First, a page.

Sunday, January 11, 2009

David Radavich's Canonicals: Love's Hours

I've been reading David Radavich's poems for probably about twenty-five years now, and there's something in his voice that has me hoping for another twenty-five years. There's a meditative quietness and seriousness to his voice that draws me deeper and deeper into his poems and makes me want to know what he and his poems have to tell me about love and time, death and joy.

You hear this voice clearly in Canonicals: Love's Hours, his new chapbook, from Finishing Line Press (available also at Amazon).

Here's one of the poems from Canonicals.


Words crawl
into bed with me

and speak of you
even though
you are not here

and the morning
shines alone

even then

one is grateful
for gods who appear
when summoned

or not

as the bedsheet

I lean against

a world raucous
in bomb-blasts, rapings,
another bankruptcy for greed

even then

words creep in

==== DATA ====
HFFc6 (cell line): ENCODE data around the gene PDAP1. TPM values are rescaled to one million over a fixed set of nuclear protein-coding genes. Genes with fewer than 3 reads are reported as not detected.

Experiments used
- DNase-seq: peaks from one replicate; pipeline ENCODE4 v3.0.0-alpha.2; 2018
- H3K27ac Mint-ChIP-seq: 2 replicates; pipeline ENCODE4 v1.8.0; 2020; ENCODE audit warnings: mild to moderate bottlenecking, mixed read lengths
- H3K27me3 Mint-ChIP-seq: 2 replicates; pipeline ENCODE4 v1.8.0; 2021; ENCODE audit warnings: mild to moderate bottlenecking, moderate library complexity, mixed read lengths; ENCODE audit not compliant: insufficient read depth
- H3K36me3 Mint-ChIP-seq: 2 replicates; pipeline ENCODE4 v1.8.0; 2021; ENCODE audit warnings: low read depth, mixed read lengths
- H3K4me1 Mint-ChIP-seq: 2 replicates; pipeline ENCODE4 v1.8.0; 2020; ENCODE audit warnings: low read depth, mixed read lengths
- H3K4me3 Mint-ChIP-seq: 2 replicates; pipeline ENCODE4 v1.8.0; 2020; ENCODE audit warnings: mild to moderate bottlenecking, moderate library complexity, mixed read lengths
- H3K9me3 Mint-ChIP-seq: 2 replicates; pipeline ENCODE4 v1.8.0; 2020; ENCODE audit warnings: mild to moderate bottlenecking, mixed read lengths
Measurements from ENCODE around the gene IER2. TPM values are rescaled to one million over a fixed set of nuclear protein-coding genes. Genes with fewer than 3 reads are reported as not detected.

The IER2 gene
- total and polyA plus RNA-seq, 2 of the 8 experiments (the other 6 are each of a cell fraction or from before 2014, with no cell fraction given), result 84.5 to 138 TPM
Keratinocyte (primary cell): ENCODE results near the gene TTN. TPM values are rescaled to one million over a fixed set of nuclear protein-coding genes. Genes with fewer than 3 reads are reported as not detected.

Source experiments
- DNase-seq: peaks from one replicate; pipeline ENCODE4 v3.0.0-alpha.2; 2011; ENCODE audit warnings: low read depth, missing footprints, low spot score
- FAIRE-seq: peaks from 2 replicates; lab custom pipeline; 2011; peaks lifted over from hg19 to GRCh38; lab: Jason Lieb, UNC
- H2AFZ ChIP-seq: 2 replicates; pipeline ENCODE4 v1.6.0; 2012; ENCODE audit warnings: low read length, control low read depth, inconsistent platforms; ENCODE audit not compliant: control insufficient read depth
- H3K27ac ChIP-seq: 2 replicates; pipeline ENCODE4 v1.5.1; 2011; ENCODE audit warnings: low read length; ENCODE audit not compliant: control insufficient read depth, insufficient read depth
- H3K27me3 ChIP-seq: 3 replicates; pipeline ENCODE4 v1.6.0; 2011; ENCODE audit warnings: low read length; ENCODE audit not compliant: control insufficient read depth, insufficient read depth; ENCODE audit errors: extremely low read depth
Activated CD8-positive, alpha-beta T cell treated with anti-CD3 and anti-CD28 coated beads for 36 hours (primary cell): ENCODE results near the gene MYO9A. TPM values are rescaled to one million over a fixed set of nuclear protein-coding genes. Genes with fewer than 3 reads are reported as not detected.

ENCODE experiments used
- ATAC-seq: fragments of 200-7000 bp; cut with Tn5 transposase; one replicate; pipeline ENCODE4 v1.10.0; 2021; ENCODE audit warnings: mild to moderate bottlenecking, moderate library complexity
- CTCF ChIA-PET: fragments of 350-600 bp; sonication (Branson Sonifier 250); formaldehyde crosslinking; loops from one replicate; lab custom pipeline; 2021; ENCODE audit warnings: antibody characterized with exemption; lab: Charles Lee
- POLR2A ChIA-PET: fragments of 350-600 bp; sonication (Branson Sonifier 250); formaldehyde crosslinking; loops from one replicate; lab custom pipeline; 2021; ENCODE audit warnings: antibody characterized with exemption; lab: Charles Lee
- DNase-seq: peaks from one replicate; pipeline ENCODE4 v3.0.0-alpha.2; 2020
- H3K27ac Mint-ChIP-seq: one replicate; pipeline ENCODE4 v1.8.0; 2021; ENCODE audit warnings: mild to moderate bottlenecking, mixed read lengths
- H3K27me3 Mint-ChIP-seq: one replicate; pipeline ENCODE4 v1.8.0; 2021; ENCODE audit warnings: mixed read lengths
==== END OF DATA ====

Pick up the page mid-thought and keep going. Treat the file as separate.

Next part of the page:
through the window

thinking of sun
shining equally in your face

("Matins" first appeared in Lisa Siedlarz's Connecticut River Review.)

David is also the author of Slain Species (Court Poetry Press, London, 1980), By the Way: Poems over the Years (Buttonwood Press, 1998), and Greatest Hits (Pudding House, 2000). He has also published a full-length comedy, Nevertheless . . . (Aran Press, 1989), five short dramas, and a wide range of poetry in journals and anthologies. His plays have been performed across the U.S., including five Off-Off-Broadway productions. Fragments of the Third Planet received its European premiere in 2000 in Pforzheim, Germany as part of their Millennium Festival. America Bound: An Epic for Our Time (Plain View Press, 2007) narrates American history from World War II to the present.

You can read more about him at his website.

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